Re: [OPE] capitalism as a * * * system

From: howard engelskirchen <>
Date: Wed May 18 2011 - 21:20:19 EDT

Hi Jerry,

Two comments: First, actually Marx is pretty clear that the concept of
'capital in general' does not extend to any consideration of competition.
It picks out those distinctive features that specifically distinguish
capital from other modes of production without extending to a particular
capital's day to day interactions with other capitals. On the other hand it
does pick out the separation of productive entities who produce for private
exchange and it does pick out the separation of workers from their
conditions of production and these two separations already imply the
exercise of coercion. The emergence from 'capital in general' of both
competition and the state in Marx's analysis, or as a development of the
start he provided, is I think in each case work that needs to be done.

Second, a p.s. re my change of the subject heading. I argued a week or so
ago that capital was not a natural system in response to the article Paula
posted and in so doing tried to make clear that I was hewing close to a
narrow sense of 'nature' that could claim some anchor in natural science --
you can't produce without engaging nature, you can't exist without engaging
nature, you can't flourish without engaging nature for that purpose. But I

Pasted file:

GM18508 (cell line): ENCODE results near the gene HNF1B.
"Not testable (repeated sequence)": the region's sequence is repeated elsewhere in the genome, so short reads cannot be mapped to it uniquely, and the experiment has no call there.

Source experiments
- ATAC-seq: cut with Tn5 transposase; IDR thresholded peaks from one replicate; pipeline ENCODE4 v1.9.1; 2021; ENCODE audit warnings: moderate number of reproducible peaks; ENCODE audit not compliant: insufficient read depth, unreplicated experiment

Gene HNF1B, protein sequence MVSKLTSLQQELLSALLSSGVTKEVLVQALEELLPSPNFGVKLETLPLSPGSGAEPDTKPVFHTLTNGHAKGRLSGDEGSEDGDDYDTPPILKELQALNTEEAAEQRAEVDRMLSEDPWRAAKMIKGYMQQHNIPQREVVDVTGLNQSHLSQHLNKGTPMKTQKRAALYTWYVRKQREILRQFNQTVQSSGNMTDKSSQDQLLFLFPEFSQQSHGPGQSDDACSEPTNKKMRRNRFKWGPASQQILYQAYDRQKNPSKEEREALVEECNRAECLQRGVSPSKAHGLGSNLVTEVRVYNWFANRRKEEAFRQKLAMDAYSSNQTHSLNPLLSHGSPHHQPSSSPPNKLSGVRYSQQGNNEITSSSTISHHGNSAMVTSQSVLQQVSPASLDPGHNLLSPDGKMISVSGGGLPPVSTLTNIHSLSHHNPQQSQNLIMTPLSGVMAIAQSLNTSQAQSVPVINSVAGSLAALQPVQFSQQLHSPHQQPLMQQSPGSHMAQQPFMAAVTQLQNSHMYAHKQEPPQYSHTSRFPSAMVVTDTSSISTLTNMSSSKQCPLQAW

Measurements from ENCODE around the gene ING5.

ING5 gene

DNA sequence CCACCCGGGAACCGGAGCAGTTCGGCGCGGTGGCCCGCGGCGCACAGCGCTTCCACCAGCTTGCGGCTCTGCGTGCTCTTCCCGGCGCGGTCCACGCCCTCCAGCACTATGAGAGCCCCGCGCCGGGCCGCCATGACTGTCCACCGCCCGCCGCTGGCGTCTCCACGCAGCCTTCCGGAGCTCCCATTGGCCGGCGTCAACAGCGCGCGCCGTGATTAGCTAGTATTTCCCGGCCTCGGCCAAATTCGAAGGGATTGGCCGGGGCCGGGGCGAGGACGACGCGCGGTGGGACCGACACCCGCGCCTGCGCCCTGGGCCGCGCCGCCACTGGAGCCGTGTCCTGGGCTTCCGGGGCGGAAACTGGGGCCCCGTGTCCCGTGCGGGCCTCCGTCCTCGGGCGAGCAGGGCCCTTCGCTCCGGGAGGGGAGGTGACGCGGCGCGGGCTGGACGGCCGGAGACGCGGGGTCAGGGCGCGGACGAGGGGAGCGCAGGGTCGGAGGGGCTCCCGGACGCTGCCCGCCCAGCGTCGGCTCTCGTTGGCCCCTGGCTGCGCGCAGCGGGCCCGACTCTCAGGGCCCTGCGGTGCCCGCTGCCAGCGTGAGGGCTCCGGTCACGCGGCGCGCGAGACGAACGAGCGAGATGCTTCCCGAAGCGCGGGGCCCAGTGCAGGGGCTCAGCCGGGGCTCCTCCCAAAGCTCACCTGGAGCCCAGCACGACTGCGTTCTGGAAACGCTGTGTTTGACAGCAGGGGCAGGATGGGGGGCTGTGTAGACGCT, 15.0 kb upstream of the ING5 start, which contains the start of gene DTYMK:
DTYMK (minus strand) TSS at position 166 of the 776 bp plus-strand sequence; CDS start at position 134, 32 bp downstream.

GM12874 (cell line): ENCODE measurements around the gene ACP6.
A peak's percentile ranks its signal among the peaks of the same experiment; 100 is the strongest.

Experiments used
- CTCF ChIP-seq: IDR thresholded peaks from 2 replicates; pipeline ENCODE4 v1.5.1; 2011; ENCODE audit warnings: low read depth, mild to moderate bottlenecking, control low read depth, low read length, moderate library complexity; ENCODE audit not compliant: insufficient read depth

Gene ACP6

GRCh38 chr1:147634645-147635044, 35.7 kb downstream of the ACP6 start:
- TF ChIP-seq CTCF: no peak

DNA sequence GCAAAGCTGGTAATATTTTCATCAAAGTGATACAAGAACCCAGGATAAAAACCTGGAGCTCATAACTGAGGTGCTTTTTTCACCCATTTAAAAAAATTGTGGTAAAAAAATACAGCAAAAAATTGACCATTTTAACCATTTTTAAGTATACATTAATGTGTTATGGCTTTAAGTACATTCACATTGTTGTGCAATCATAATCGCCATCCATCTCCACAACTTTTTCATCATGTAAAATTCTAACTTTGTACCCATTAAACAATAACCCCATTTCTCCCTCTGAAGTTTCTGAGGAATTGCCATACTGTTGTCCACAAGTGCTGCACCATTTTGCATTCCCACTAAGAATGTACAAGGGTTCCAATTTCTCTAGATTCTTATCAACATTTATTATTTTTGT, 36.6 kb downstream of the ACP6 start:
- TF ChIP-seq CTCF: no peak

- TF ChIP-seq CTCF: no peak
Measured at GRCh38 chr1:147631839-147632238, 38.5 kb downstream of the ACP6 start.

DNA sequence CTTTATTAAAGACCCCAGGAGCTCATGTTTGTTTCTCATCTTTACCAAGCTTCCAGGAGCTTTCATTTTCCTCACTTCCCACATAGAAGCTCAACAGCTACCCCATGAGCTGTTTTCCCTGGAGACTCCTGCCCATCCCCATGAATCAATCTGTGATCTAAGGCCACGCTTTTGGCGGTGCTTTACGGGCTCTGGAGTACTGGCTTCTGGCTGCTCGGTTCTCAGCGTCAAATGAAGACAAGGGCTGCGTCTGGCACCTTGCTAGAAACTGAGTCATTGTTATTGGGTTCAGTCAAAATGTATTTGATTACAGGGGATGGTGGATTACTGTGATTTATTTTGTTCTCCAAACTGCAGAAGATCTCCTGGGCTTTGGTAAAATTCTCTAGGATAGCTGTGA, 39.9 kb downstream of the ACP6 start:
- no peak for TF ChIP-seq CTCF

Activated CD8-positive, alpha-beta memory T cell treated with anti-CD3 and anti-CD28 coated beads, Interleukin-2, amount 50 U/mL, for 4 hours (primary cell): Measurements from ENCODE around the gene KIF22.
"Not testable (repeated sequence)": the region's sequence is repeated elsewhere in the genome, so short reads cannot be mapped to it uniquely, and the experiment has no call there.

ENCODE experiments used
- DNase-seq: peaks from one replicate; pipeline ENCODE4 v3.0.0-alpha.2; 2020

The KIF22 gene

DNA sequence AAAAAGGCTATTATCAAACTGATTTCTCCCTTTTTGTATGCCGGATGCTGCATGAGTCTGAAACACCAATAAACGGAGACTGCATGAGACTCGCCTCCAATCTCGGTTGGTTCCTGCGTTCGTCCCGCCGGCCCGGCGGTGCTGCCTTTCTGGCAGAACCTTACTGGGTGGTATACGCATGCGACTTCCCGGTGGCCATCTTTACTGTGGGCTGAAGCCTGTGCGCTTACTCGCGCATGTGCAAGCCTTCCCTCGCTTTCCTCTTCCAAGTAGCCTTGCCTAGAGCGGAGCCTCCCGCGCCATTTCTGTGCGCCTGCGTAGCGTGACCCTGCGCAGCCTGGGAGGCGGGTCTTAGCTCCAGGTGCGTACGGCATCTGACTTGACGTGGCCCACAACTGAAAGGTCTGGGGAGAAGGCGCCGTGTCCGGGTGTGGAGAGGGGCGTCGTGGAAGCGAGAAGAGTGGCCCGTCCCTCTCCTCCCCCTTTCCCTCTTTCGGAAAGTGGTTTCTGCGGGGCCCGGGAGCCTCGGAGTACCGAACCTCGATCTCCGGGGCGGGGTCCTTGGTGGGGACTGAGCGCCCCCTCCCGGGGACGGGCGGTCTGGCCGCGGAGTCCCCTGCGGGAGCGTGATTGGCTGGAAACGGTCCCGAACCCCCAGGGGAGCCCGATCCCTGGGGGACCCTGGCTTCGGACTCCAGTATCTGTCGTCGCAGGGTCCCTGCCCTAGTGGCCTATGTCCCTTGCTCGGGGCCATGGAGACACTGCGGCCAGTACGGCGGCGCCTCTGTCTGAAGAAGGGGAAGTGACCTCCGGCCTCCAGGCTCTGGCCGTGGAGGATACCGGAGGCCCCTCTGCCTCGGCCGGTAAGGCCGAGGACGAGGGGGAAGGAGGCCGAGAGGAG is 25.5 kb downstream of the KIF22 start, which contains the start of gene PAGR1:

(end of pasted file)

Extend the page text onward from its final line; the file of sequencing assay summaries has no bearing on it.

agree with an earlier comment you made that calling this or that something
natural has too explosive a history to be of use -- there are too many
horror stories.

That should end discussion.


----- Original Message -----
From: "GERALD LEVY" <>
To: "Outline on Political Economy mailing list" <>
Sent: Wednesday, May 18, 2011 8:00 PM
Subject: Re: [OPE] capitalism as an unnatural system

>> Jerry wrote:
>> "I thought you were using the term ideology in the more specific Marxian
>> sense of the term.
>> There isn't one "specific Marxian sense of the term". As that text says,
>> the
>> term "is used with a wide variety of connotations, even among Marxists".
> Hi Paula:
> Indeed, but you are the first Marxist I've met who suggested that ideology
> is simply "a set of ideas".
>> His
>> IS and the IS of others are different, in fact they are mutually opposed;
>> but they are also connected, because the same system that produces his
>> freedom to compete produces also the limitations to that freedom.
> What system are you referring to? Capitalism? There is nothing inherent in
> the capitalist mode of production or its laws of motion which bring about
> "free competition".
> Now one could *assume* free competition in a layered exposition of the
> subject
> matter (capitalism). Indeed, one *must* assume free competition at a
> level of abstraction of 'capital in general' because that is prior to
> an analysis of the *state form* and it is precisely the role (or non-role)
> of the state in the process of competition which determines whether
> competition as such exists or whether free competition in particular
> exists
> or existed.
> In solidarity, Jerry
> _______________________________________________
> ope mailing list

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Received on Wed May 18 21:20:21 2011

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